Employee Engagement Survey

Before any survey of "employee engagement" is conducted, the key terms have to be defined-preferably operationally, in terms of what counts as and what contributes to so-called "engagement". On some interpretations, hatred of a job is a form of engagement, since it is a strongly engaged emotion. On another, only positive emotions, moods, etc., count as engagement-chief among them being "enthusiasm", "satisfaction" or "enjoyment".

Yet a third formulation ignores emotions and focuses on behavior: If an employee is diligent, "committed", responsible, etc., that employee meets criteria for being engaged, in the sense of satisfactorily and dependably performing assigned tasks (without any regard to how the employee feels about the job). Imagine a fully engaged police marksman-does he have to be "enthusiastic" while performing his job or (merely) about his job-or neither? Suppose enthusiasm is evidenced only about the job "after hours", but not on the job? Is that engagement? If the marksman performs superbly, is that not sufficient evidence of engagement-and if not, why not?

This kind of conceptual variation may contaminate and limit attempts to compare different employee engagement surveys. Hence, differences in conceptualization must be taken into account when reviewing and applying the results of these surveys.
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An employee engagement survey in one of its forms reveals the positive emotional attachment of workers to their jobs and/or employers. Common sense suggests that an employee that enjoys full job satisfaction delivers qualitative performance, which in turn guarantees customer satisfaction. But satisfaction or other forms of positive emotional engagement may be neither a necessary nor a sufficient condition for good job performance-or may be necessary only in reflection upon one's job, rather than during the performance, e.g., of a fully-focused, calm and cool surgeon during surgery.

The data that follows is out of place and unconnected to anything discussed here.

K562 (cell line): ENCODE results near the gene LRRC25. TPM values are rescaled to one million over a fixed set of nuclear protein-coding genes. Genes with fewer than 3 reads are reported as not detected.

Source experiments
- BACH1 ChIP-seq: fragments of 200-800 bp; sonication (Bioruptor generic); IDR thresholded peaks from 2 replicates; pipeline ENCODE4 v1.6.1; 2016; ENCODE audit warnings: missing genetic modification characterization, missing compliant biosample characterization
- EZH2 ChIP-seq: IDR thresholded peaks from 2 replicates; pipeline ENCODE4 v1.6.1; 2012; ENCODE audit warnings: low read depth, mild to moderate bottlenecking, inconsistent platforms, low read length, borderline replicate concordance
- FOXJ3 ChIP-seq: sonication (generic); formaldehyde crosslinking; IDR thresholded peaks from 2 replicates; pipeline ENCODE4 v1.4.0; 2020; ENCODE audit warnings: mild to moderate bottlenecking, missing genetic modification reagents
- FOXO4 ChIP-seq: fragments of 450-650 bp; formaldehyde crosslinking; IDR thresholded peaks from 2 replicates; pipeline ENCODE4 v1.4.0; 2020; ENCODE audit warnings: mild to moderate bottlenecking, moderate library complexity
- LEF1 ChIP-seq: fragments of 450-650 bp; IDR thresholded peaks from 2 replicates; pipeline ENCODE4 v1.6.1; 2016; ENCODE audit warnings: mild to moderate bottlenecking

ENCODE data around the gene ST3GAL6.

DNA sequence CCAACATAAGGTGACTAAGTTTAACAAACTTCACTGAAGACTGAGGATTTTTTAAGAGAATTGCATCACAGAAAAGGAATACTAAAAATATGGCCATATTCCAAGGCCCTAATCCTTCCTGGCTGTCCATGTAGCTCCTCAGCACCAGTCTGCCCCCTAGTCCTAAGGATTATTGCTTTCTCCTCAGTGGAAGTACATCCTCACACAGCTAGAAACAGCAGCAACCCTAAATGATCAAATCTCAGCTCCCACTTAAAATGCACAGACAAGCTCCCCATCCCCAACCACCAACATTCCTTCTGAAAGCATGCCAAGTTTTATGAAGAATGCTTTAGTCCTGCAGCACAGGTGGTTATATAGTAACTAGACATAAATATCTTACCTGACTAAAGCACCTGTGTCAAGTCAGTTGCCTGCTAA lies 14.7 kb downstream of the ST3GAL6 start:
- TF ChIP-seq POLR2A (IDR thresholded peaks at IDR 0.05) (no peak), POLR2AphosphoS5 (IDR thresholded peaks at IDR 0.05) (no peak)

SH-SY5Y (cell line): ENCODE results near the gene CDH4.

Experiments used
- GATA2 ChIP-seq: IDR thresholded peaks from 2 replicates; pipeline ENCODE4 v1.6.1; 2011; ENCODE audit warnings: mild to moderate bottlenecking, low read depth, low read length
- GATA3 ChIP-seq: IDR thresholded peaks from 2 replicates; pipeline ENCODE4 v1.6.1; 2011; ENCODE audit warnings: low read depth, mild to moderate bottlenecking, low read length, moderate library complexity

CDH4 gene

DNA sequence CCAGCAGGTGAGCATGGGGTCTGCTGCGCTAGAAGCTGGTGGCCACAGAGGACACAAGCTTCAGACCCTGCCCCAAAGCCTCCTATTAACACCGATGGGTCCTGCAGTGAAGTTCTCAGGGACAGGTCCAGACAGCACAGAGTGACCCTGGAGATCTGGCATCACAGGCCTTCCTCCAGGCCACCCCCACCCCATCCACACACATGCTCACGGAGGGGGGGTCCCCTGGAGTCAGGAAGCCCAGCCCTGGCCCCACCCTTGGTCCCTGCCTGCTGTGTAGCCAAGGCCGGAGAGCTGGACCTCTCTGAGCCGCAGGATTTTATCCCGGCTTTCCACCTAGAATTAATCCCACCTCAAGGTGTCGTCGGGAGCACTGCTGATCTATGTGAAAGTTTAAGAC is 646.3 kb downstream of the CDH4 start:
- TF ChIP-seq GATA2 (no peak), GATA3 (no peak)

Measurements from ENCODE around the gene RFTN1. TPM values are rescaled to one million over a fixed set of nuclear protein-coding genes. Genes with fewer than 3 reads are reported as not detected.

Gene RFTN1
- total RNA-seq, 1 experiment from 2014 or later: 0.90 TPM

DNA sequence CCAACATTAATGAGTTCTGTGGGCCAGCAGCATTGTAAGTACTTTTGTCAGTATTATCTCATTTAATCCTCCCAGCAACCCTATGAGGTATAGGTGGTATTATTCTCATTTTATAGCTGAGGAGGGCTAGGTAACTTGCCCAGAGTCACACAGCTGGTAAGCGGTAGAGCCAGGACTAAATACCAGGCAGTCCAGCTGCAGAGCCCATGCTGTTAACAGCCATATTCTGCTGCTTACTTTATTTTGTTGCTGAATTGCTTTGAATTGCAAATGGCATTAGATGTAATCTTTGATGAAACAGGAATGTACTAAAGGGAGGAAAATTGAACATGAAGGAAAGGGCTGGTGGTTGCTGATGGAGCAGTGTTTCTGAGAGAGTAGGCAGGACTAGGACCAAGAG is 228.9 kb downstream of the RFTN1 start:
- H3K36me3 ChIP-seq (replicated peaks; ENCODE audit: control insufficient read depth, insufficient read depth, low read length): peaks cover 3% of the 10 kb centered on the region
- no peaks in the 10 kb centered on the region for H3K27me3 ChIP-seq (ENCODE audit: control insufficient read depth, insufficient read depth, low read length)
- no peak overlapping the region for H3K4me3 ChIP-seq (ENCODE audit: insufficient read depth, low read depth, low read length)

One employee may be quite satisfied because job loads are light and supervision is quite lax; another may be satisfied because of the stiff challenges that engage skills up to the task. Hence, "satisfaction" is not automatically sufficient to assure superior work performance and attitudes. By the same token, a thoroughly dissatisfied employee may perform well from fear.

Therefore, "satisfaction" is also not necessary for satisfactory job performance. Likewise, "engagement" has to be distinguished from "morale", since morale, unlike engagement, is a purely statistical population concept, unlike "engagement", which is also an attribute of single individuals.

These caveats aside, the image of a happy worker as a productive employee is compelling and sufficiently commonsensical to warrant surveying employees for evidence of such positive feelings about their jobs.

Company owners conduct engagement surveys with different objectives. Be clear about the goals. It can be done to locate the existing company culture among employees, to verify employee satisfaction level, or to find out the current problems that are acting as an obstruction to corporate growth.

After identification of problems, a qualitative evaluation of issues is necessary. It is the duty of the evaluator to highlight the areas of concern. The next step involves, preparing strategies to earn the loyalty of the people in the office. Moreover, a survey should be assessed by a third party for exact and impartial results and for proof of survey validity and reliability.